Matt Lent, former director of policy at UK Youth and a trustee at Young Barnet Foundation, was probably talking for much of the youth sector when he described latest figures showing the extent of cuts to council youth service spending as “sadly not a surprise”.
Latest analysis of official data shows English councils spent £398m on services for young people in 2018/19, a fall of six per cent from 2017/18’s total expenditure of £424m. The fall continues a trend that began in 2010/11, when total council spending on services for young people was £1.18bn.
The analysis by charity YMCA England and Wales suggests the fall in spending is even more marked than the official figures show, as these fail to take into account inflation – it’s report Out of Service suggests spending on youth services in England has reduced by £959m in real terms between 2010/11 and 2018/19. The level of cuts tops £1bn when factoring in reductions in Wales.
If the scale of the cuts are eye-watering, the reasons for them are well documented.
“Rising demand and fewer resources has made it increasingly difficult for councils to prioritise these preventative services, with funding being diverted to protect children who are at immediate risk of harm,” says Judith Blake, chair of the Local Government Association’s children and young people board.
Blake, leader of Leeds City Council, adds that local authorities are “doing all they can to protect services such as youth centres and youth work” which “make a real difference to young people’s lives”. Department for Education section 251 data shows that in her own authority, annual spending on youth services has reduced from £22m in 2010/11 to £3.3m in 2018/19, a fall of 85 per cent – a rate that is higher than the England average reduction and that for councils in the Yorkshire and Humber region.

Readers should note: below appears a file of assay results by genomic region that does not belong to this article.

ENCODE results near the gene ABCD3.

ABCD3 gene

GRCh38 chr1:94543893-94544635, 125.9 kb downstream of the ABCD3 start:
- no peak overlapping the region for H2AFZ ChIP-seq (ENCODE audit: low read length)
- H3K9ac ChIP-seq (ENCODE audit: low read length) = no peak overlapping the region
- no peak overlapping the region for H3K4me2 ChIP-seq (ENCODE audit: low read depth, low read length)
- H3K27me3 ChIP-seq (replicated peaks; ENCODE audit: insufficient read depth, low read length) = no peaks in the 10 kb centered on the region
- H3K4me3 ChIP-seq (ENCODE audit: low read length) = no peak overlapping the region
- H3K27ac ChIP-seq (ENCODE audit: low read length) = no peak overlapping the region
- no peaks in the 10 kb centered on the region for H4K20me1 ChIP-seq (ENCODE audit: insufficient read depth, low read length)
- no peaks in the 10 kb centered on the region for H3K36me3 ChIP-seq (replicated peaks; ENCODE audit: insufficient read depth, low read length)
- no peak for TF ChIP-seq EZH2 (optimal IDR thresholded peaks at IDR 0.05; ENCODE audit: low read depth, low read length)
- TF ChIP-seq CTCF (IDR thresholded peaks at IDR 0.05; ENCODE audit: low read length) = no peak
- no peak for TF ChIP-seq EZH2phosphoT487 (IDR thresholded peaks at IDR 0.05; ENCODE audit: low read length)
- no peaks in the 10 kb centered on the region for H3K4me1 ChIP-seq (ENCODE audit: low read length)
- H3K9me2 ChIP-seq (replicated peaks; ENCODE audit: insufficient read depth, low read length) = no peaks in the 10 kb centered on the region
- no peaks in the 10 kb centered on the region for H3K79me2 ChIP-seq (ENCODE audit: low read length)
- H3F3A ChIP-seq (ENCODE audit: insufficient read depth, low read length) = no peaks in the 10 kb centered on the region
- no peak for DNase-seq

The YMCA analysis shows spending has fallen most in councils in the West Midlands region, while the lowest average reduction is among East of England authorities (see graphics).
Considering the bleak overall picture, it is unsurprising that just two authorities – Kingston upon Thames and Peterborough – increased their spending on youth services between April 2010 and March 2019. Other councils to almost maintain spending levels were Hertfordshire and Hounslow, with reductions of two and three per cent respectively.
The section 251 data also reveals the authorities where cuts have been deepest. Since 2010, the amount spent on young people’s services in Herefordshire fell 98 per cent from £5.5m to £119,000, and in Norfolk it fell 92 per cent from £10.5m to £816,000. In addition, three councils spent nothing on youth services in 2018/19, while another spent just £2,000, according to the data.
Some experts have pointed to the government’s announcement of £500m more for services over the next five years from its Youth Investment Fund in response to rising levels of serious youth violence as evidence that the tide has turned. Meanwhile, others say that investment elsewhere in children’s services has benefitted youth provision.
The data shows the annual spending falls have reduced from 17 per cent in 2016/17 to six per cent in 2018/19. However, the increased government focus and spending has not protected against further cuts, even at councils that have maintained spending. For example, in January, Peterborough Council approved plans to cut £500,000 from its youth services budget affecting a range of services, while Hertfordshire has cut spending by 10 per cent in 2019/20.
“While the government’s promise of £500m investment in youth services is a step in the right direction, this report supports our call for an ambitious national strategy to support young people and the need for more sustainable, long-term investment,” adds Blake.